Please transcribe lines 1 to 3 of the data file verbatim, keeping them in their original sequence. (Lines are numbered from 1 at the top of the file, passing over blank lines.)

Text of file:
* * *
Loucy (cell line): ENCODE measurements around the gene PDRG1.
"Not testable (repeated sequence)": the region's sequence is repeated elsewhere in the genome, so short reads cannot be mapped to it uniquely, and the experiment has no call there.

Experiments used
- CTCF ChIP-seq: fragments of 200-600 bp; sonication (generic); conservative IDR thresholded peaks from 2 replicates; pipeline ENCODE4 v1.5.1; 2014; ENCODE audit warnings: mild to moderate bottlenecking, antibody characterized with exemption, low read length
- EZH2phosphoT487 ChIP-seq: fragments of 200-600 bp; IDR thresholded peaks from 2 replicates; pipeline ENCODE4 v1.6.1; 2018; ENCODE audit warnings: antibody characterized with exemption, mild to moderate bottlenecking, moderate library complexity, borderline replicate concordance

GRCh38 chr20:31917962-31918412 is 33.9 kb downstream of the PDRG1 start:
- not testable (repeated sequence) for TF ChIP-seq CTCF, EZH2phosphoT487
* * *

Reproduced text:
Loucy (cell line): ENCODE measurements around the gene PDRG1.
"Not testable (repeated sequence)": the region's sequence is repeated elsewhere in the genome, so short reads cannot be mapped to it uniquely, and the experiment has no call there.

Experiments used